Russia signs accords with Peru in new Latin American thrust


Lima : Russia has concluded a series of treaties with Peru on defence, trade and scientific cooperation, in what is being seen as a sign of its renewed Latin American thrust, EFE reported Tuesday.

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The accords, signed Monday during the state visit of Russian President Dmitry Medvedev to the Andean nation, are intended to launch “a second chapter” in the post-Soviet era in their bilateral relations and promote future trade, according to Peruvian President Alan Garcia.

Among the agreements reached was one on military cooperation that provides for building of a plant in Peru for repair and servicing of the Russian-built helicopters of the the Peruvian armed forces.

Medvedev, who arrived in Lima last Friday to attend the summit of the Asia Pacific Economic Cooperation (Apec) forum, said that these pacts are a step forward towards promoting bilateral economic contacts.

The Russian president said that both nations were looking forward to promoting cooperation in the fields of energy, hydrocarbons, mining, the space industry and nuclear power.

Russia, which turned away from the region following the collapse of the Soviet Union, has been looking to rebuild its relations with Latin America with the same speed it is trying to strengthen its ties with China.

After the summit in Lima, Medvedev is to travel to Brazil, Venezuela and Cuba, his first Latin American tour as president. In Caracas, he is likely to seal new arms deals worth billions of dollars.

While China is primarily seeking to consolidate its economic ties with Latin America, Russia is focusing on the arms business and is trying to cement relations with the countries of the region critical of the US like Cuba and Venezuela.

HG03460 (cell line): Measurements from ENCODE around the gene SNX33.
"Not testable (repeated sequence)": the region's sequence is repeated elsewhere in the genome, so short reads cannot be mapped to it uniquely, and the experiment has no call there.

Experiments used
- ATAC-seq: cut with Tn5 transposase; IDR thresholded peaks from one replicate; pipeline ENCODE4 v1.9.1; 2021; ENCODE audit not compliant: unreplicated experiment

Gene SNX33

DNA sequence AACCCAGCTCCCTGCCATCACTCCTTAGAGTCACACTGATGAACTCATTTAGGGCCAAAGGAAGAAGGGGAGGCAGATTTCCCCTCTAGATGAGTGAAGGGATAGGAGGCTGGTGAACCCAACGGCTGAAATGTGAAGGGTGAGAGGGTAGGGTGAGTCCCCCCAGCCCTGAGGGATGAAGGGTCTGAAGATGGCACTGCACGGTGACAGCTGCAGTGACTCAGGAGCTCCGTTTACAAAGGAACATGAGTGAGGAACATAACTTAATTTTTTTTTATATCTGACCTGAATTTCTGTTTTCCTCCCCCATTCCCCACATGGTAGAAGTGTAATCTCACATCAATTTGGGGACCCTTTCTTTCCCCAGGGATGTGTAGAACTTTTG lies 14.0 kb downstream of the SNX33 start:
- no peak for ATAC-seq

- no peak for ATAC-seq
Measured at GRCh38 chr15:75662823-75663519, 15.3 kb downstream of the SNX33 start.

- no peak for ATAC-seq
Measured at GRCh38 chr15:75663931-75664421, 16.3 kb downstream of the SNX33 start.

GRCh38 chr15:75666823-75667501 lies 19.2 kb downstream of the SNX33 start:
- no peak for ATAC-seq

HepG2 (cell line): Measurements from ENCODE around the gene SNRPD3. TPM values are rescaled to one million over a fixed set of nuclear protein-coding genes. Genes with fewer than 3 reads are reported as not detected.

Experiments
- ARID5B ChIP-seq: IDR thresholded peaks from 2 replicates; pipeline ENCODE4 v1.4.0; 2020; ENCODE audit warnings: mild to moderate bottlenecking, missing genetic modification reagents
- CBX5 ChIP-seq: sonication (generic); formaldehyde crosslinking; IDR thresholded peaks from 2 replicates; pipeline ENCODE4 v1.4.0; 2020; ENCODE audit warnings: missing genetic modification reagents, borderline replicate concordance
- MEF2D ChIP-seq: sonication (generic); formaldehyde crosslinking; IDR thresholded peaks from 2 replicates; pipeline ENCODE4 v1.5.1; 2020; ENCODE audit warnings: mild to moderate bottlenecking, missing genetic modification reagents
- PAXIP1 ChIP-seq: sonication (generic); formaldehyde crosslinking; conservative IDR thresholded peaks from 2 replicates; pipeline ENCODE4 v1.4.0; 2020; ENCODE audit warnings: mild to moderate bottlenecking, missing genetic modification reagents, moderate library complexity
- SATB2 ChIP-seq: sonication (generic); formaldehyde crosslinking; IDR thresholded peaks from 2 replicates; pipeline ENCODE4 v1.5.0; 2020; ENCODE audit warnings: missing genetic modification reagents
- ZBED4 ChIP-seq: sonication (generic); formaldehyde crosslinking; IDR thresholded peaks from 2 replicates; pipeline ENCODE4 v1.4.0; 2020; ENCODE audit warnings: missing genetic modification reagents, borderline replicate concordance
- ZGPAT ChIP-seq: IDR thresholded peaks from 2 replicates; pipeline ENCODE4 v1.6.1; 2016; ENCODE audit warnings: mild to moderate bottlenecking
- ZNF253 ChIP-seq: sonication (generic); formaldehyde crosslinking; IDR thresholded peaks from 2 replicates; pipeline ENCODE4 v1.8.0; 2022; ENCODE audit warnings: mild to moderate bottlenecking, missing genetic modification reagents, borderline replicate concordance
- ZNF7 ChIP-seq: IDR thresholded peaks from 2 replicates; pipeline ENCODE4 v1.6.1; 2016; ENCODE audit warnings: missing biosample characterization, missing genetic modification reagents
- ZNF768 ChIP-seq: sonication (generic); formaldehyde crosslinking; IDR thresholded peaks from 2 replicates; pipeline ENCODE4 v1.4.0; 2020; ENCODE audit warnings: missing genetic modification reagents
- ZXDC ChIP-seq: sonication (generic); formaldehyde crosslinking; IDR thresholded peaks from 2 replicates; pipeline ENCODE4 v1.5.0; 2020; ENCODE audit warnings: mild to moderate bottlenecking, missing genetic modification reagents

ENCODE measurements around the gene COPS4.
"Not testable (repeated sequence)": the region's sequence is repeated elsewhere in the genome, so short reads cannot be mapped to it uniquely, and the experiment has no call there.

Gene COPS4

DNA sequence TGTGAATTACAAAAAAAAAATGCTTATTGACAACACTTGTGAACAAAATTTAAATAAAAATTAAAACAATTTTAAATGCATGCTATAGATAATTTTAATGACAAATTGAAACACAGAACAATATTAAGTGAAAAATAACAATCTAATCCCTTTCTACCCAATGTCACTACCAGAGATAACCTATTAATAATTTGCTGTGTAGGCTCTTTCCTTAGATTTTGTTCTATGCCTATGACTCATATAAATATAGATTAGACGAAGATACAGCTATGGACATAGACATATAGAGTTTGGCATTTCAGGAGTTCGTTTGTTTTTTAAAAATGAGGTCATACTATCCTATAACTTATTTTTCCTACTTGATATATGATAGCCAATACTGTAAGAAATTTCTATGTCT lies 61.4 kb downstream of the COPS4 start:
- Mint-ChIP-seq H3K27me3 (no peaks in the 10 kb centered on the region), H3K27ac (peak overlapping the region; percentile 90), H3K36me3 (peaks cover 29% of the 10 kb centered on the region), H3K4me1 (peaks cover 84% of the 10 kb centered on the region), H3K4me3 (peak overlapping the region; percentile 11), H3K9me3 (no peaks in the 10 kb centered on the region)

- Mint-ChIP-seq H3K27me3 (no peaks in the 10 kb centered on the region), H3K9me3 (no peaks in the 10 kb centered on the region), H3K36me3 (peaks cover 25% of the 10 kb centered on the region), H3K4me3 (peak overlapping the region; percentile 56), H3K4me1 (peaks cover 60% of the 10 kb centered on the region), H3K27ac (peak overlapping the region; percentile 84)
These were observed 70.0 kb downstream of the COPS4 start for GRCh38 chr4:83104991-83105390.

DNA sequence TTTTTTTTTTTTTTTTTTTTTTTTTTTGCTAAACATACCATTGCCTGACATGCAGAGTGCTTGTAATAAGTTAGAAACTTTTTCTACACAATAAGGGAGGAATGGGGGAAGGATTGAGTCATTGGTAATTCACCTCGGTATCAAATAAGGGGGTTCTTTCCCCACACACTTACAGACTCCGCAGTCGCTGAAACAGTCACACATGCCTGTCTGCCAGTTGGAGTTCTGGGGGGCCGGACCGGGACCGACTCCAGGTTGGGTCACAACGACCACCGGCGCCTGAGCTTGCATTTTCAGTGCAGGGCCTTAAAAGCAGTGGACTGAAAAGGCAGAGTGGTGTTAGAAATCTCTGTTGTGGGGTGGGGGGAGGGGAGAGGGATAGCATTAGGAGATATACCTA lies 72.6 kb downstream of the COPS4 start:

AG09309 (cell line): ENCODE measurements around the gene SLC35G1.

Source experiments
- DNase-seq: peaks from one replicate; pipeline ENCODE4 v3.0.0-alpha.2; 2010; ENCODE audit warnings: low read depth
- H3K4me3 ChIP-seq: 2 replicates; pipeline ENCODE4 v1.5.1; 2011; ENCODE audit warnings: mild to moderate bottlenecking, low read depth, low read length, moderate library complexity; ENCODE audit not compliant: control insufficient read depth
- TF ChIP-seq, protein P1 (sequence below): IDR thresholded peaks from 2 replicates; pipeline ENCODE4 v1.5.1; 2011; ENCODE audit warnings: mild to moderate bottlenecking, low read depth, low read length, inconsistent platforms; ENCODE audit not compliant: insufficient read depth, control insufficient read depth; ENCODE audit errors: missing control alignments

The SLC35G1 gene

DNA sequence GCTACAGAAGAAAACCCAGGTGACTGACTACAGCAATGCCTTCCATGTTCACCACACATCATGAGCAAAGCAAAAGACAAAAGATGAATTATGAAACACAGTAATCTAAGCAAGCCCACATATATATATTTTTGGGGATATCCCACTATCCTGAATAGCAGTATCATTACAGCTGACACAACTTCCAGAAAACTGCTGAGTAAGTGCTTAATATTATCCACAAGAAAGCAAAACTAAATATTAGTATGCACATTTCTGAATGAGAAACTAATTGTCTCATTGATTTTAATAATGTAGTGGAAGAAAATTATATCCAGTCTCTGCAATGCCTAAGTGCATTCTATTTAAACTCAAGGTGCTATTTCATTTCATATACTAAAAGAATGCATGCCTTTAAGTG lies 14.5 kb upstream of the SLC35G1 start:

Russia’s economic entry into Latin America is only just starting, for example through Gazprom’s cooperation with Venezuelan state-owned oil firm PDVSA.

The presence and prestige of the US in Latin America has been weakened under the eight-year Bush administration. The deepening global financial crisis, which started off in the US, has further weakened the hold of the only superpower that survived the Cold War in its effort to lead a unipolar world.

Former Russian president and current Prime Minister Vladimir Putin, has insisted that Latin America has become a key element in the development of a multipolar world and therefore focus of post-Soviet Russian foreign policy.

Venezuela bought Russian weapons worth $4.4 billion between 2005 and 2008. Military cooperation with Cuba, naval manoeuvres off the Venezuelan coast and flights of long-range Russian nuclear-capable fighter planes are new elements of moscow’s thrust to the region.

Moscow is also stepping up its activities in the region in the wake of US plans for a radar and missile-interception system in Central Europe and as US ally Georgia seeks to join NATO.

Washington, in turn, reactivated its Fourth Fleet in the Caribbean and the South Atlantic.